Friability, marked erythema, erosions 2
Ulcerations, severe friability, spontaneous bleeding 3


Optimal treatment of acute ulcerative colitis requires a multidisciplinary team approach including a gastroenterologist specializing in IBD, an abdominal surgeon, a radiologist, the IBD nurse, and a nutritionist.

Intravenous Corticosteroids

The first line of care for acute ulcerative colitis is the use of intravenous corticosteroids.Corticosteroids are a class of drugs that act similarly to the hormone cortisol, which the body naturally produces to reduce inflammation or calm an overactive immune response. Corticosteroids are immediately administered to patients hospitalized for acute ulcerative colitis.

Hydration, Electrolytes, and Nutritional Status

In addition to corticosteroids to reduce inflammation, most patients need intravenous fluids. These treat dehydration and correct electrolyte imbalance due to severe diarrhea, vomiting, and bleeding. Patients are at most risk for hypokalemia and iron deficiency anemia. In some cases, enteral nutrition support may also be helpful.

Immunosuppressive Drugs

For patients who don't respond to corticosteroids after three days, medical rescue therapy with an immunosuppressive drug may be attempted. Drugs typically used include Avsola (infliximab) or cyclosporine. Both drugs have equal effectiveness in medical rescue therapy with 70 percent to 75 percent of patients responsive in the short term and 50 percent in the long term.


Unfortunately, not all patients will respond to medical and rescue therapy, and surgery must be considered within 3 to 5 days for the safety and health of the patient.

Approximately 10 percent to 20 percent of patients admitted to the hospital for acute ulcerative colitis will need a colectomy compared with 30 percent to 40 percent of patients who have been hospitalized one or more times for flare-ups.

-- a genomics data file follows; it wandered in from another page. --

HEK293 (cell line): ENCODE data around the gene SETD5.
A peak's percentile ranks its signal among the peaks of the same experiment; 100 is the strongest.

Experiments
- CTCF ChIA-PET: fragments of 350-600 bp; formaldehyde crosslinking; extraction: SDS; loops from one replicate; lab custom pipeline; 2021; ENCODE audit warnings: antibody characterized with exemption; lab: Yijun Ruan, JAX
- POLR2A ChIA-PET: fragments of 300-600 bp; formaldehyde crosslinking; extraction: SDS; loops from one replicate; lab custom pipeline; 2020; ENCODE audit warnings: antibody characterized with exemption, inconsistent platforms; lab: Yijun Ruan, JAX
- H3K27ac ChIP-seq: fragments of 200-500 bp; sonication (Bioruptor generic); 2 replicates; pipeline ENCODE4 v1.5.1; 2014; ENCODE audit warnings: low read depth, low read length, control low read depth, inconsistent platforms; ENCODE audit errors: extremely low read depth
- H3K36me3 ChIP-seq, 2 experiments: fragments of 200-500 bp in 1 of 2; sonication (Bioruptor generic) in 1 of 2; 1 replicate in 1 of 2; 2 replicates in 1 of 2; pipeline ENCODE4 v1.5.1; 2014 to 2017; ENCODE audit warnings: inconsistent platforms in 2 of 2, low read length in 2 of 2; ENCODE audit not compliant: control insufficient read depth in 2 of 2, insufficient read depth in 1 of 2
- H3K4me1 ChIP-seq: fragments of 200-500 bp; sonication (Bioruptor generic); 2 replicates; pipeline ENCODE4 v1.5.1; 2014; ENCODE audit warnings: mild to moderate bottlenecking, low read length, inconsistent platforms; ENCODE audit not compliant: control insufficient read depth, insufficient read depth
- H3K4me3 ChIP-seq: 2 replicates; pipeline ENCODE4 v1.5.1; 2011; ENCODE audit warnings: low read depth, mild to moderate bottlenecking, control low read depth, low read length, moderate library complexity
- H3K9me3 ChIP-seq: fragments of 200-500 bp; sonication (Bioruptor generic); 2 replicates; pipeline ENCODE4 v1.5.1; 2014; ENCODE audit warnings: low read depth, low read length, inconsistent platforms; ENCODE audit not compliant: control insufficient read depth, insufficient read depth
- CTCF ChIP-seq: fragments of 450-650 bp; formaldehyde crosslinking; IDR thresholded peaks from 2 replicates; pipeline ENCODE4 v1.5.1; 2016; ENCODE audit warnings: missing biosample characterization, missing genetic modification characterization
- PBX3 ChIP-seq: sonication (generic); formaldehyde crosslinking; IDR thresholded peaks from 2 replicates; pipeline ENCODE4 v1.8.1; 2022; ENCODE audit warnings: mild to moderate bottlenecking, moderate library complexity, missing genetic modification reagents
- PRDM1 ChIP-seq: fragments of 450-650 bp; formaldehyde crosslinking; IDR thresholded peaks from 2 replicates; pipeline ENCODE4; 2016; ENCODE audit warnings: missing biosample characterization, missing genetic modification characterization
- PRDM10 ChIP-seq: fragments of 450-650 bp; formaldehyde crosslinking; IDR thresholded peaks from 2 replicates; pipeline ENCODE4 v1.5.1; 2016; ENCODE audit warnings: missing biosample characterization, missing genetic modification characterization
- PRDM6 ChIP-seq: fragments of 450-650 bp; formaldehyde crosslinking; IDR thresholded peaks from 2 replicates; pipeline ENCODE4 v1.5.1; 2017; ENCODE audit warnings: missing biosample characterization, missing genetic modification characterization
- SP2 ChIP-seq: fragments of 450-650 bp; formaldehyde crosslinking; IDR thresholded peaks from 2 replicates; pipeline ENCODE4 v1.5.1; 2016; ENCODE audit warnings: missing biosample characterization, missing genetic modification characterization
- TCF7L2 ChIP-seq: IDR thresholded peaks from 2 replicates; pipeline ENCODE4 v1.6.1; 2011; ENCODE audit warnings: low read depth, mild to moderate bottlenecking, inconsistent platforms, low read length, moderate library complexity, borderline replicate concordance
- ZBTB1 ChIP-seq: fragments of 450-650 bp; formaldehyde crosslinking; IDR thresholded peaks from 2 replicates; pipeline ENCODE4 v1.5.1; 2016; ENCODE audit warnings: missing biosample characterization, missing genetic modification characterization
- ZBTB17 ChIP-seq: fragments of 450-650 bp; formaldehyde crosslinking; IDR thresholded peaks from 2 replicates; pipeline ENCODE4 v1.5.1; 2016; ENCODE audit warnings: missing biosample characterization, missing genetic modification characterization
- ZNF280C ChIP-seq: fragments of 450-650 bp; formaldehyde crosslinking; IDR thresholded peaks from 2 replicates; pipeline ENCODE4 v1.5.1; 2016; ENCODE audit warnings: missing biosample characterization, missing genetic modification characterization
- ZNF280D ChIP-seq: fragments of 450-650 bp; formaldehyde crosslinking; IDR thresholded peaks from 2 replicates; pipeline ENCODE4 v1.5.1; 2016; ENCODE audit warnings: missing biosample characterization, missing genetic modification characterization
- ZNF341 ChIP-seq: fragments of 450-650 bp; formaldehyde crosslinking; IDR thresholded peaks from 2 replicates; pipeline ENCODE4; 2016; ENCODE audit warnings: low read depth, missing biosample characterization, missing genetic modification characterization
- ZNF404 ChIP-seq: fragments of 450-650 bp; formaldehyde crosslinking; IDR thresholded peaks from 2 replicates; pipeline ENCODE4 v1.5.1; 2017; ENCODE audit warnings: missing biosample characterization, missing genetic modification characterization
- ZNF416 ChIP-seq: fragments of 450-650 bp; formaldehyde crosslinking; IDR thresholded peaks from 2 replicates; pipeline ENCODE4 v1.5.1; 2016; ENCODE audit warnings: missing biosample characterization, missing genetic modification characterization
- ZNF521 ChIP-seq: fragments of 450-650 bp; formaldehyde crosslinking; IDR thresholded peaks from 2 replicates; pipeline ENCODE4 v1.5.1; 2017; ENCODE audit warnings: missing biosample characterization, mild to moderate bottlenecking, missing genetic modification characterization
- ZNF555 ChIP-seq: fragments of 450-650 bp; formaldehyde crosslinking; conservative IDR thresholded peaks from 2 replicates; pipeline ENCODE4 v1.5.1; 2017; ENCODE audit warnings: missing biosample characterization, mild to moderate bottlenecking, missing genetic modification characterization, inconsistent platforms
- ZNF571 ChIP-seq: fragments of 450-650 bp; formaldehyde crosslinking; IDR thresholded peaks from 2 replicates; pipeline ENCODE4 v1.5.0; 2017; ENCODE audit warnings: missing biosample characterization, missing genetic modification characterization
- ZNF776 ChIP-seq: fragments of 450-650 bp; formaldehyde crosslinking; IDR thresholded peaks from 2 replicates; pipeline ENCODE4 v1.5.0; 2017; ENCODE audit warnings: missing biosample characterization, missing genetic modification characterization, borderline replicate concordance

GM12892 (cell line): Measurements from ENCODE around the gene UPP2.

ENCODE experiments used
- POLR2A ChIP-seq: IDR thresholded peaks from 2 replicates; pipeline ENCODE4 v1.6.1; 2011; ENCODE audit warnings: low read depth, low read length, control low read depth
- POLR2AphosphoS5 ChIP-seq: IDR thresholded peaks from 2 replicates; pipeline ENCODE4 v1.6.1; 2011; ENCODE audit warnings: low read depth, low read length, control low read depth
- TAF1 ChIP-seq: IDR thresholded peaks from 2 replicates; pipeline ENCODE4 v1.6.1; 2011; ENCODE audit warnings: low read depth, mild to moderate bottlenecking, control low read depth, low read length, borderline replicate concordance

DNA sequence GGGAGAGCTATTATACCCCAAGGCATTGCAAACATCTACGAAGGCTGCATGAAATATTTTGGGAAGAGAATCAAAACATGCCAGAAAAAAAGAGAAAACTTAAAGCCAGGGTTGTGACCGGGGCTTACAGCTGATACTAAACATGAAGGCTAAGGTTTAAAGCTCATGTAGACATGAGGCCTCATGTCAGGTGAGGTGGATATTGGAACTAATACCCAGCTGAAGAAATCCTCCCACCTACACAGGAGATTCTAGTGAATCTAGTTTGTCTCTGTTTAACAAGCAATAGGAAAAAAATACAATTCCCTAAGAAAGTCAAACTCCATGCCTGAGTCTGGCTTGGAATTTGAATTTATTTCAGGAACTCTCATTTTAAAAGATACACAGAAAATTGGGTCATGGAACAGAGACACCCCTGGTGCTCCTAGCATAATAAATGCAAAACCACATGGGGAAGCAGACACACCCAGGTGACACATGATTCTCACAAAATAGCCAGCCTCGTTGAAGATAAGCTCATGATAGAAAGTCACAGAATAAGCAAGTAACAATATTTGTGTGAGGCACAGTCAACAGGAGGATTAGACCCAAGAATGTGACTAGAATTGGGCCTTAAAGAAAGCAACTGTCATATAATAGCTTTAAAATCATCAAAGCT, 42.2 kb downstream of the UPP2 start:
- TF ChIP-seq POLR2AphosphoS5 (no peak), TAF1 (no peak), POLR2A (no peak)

Colectomy is the only treatment that will "cure" acute ulcerative colitis. It is the complete removal of the tissue that is inflamed, which prevents future reoccurrence. However, there are consequences. Removal of the colon and/or parts of the intestine results in significant changes in the body's functions as well as potential complications from the surgery.


Acute severe ulcerative colitis is a life-threatening condition associated with significant morbidity and mortality. However, prompt medical treatment of the disease can prevent it. Since the use of corticosteroids, mortality from acute ulcerative colitis has decreased from 30 percent to 40 percent to approximately 1 percent to 2.9 percent.

Approximately 65 percent of patients will respond to corticosteroids administered intravenously. As ulcerative colitis is incurable, the patient's status should be continuously monitored and evaluated.

A Word From Verywell

If you've been diagnosed with ulcerative colitis, speak with your doctor about how you may be able to manage your symptoms and minimize the risk of having a severe flare-up of acute ulcerative colitis.

Timely management is crucial. Learn to catch the early signs and symptoms to ensure the best possible prognosis. If you suspect you are experiencing acute ulcerative colitis, do not hesitate to seek emergency treatment and hospitalization.

8 Sources
Verywell Health uses only high-quality sources, including peer-reviewed studies, to support the facts within our articles. Read our editorial process to learn more about how we fact-check and keep our content accurate, reliable, and trustworthy.
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By Rebecca Valdez, MS, RDN
Rebecca Valdez is a registered dietitian nutritionist and nutrition communications consultant, passionate about food justice, equity, and sustainability.